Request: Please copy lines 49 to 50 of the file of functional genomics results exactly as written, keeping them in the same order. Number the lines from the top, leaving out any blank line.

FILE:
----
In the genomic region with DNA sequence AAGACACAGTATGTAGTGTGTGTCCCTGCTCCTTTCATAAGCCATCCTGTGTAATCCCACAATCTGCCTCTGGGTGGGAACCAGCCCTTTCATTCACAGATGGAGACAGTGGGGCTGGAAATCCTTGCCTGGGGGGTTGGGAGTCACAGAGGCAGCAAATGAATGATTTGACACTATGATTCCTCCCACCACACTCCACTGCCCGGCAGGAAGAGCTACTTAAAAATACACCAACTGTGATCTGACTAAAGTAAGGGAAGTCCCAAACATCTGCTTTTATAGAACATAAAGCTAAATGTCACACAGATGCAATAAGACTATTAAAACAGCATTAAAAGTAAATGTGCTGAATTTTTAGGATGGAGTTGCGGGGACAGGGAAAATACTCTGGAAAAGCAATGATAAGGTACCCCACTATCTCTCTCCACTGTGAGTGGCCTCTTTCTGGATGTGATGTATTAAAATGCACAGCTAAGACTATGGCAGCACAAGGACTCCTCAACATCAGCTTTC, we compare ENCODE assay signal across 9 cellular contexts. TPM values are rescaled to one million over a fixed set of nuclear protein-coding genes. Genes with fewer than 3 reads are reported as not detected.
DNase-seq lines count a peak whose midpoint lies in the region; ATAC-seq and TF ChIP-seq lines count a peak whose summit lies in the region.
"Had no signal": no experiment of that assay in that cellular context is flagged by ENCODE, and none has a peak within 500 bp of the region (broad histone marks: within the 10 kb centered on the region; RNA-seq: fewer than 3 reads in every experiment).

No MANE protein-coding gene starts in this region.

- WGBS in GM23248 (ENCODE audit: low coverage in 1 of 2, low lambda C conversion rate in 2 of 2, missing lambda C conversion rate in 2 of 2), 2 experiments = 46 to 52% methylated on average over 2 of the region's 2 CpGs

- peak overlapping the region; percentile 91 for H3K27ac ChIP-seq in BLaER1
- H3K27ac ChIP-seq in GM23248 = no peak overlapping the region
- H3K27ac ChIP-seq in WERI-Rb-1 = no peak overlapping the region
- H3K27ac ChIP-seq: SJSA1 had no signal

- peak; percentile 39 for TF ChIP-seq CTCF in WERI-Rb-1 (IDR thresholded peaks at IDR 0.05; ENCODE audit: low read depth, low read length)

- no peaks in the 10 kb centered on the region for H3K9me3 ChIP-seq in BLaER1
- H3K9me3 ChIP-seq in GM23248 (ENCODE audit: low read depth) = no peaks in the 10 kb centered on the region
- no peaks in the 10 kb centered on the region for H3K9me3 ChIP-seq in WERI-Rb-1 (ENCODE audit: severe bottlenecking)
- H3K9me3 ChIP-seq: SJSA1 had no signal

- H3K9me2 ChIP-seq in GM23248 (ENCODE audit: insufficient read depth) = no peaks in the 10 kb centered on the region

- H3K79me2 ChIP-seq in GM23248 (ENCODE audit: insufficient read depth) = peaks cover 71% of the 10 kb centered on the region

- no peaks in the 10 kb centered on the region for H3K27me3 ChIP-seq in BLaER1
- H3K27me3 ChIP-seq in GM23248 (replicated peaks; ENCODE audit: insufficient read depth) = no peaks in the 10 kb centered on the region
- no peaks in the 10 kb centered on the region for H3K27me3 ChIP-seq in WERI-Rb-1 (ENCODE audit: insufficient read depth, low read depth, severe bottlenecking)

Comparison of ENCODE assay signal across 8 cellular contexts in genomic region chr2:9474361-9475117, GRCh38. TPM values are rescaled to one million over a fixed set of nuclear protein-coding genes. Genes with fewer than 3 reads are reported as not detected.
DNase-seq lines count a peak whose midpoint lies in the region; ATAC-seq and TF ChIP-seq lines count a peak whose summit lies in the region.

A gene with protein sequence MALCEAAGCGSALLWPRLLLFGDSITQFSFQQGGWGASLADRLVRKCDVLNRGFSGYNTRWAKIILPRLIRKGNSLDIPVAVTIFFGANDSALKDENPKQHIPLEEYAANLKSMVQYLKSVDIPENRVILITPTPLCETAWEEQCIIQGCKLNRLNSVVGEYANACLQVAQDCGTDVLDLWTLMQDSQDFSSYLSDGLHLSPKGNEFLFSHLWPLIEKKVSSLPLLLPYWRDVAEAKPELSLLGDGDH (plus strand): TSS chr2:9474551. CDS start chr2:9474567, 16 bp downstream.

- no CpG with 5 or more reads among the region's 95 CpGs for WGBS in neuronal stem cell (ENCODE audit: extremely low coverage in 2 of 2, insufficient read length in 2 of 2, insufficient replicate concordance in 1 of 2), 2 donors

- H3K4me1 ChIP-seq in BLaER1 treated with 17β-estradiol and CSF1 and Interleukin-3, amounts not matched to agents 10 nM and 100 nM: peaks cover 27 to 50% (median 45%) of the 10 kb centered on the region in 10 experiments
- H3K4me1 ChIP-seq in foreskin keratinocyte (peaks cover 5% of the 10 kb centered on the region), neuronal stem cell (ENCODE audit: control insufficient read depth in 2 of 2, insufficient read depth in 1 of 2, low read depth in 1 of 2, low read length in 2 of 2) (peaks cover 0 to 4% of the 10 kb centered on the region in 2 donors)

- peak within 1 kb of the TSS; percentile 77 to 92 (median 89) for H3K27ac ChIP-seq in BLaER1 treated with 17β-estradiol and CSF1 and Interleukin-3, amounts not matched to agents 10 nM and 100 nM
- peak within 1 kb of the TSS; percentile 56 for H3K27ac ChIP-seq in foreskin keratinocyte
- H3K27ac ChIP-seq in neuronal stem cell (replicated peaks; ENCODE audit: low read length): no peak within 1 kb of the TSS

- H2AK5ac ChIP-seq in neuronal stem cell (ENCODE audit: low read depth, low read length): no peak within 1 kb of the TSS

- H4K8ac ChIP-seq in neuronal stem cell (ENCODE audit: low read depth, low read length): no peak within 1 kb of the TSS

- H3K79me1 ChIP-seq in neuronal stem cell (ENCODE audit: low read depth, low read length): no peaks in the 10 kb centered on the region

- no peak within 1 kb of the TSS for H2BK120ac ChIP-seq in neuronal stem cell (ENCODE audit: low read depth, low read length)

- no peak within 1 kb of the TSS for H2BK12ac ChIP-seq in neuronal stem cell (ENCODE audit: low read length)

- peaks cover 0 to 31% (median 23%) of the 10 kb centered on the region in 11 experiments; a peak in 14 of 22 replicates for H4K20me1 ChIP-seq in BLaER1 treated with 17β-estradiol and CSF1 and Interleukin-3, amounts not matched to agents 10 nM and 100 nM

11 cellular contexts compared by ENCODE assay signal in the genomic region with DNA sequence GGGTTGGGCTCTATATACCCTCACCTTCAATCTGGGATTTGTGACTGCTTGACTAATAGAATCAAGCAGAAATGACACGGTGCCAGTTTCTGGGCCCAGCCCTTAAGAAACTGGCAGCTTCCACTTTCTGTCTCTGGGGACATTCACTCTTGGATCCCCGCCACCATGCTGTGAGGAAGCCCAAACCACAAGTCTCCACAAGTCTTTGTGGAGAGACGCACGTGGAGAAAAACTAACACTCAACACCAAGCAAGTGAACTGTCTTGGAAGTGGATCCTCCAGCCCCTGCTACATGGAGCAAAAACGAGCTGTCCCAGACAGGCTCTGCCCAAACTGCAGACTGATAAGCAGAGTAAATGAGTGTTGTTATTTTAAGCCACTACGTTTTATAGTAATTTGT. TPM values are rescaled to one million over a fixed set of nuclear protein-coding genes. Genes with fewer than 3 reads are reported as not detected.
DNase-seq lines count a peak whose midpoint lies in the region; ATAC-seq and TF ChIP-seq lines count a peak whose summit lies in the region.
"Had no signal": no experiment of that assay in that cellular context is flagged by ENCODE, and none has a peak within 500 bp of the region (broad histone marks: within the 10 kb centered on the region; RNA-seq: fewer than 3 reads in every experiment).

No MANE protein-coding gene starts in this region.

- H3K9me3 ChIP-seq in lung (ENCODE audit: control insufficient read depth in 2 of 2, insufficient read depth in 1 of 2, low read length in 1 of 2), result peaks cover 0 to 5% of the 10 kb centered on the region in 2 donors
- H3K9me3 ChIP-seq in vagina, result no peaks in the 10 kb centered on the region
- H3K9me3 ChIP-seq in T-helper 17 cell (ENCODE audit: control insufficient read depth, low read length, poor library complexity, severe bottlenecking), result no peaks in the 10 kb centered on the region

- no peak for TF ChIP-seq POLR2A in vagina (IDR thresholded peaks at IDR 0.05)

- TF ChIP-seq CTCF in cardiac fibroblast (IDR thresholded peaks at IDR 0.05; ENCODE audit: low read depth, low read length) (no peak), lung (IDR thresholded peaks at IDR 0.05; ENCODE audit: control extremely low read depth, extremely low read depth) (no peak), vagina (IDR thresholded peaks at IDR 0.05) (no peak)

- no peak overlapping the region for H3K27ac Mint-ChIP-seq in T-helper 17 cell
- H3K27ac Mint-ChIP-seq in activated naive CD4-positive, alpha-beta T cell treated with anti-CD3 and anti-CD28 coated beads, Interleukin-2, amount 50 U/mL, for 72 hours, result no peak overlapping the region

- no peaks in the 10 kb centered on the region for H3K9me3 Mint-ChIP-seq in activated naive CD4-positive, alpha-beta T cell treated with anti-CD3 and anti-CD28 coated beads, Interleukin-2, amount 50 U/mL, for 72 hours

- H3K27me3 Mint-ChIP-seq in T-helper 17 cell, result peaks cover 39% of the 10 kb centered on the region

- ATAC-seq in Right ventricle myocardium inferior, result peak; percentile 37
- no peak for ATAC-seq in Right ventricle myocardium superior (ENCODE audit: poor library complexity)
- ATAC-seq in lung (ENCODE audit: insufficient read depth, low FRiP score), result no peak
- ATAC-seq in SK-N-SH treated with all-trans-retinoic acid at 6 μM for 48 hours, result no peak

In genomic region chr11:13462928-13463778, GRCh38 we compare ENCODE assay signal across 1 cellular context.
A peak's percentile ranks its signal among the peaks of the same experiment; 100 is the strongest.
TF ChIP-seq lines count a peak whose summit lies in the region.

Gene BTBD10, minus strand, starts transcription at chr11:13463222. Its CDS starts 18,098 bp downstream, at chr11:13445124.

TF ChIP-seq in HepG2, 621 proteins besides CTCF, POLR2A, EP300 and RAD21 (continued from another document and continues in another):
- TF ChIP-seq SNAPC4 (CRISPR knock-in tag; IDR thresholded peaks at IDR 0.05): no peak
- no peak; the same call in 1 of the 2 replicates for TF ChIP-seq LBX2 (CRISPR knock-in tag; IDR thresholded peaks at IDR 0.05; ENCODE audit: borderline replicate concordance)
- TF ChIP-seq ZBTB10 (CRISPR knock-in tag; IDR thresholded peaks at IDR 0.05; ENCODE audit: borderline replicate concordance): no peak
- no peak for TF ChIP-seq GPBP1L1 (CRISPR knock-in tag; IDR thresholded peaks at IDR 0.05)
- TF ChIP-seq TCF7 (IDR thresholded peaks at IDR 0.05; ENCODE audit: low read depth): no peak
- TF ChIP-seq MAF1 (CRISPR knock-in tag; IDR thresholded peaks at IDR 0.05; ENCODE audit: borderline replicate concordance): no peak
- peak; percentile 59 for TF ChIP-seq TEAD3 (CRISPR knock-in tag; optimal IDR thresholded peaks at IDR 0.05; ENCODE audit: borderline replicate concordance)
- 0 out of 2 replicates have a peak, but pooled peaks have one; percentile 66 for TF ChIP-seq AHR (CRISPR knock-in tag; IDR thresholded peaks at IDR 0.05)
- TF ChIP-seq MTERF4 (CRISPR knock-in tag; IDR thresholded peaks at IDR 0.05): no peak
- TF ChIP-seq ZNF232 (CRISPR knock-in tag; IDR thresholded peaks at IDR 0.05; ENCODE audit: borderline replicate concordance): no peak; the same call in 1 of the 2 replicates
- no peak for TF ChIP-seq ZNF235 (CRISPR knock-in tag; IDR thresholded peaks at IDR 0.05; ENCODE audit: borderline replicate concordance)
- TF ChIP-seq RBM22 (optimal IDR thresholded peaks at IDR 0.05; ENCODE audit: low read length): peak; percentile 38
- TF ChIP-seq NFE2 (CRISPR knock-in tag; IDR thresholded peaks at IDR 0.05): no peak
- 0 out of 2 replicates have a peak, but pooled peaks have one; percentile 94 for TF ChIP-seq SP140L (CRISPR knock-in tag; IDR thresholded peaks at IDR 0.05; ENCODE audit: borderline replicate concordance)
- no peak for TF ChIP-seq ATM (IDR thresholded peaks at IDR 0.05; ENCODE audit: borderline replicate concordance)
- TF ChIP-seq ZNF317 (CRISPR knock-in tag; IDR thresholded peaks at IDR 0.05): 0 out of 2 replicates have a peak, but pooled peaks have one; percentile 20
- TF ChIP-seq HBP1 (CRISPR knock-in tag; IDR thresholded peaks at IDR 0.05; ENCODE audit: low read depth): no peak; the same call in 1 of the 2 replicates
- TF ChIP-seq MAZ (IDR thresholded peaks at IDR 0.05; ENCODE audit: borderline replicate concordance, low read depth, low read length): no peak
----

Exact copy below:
- no peak for ATAC-seq in Right ventricle myocardium superior (ENCODE audit: poor library complexity)
- ATAC-seq in lung (ENCODE audit: insufficient read depth, low FRiP score), result no peak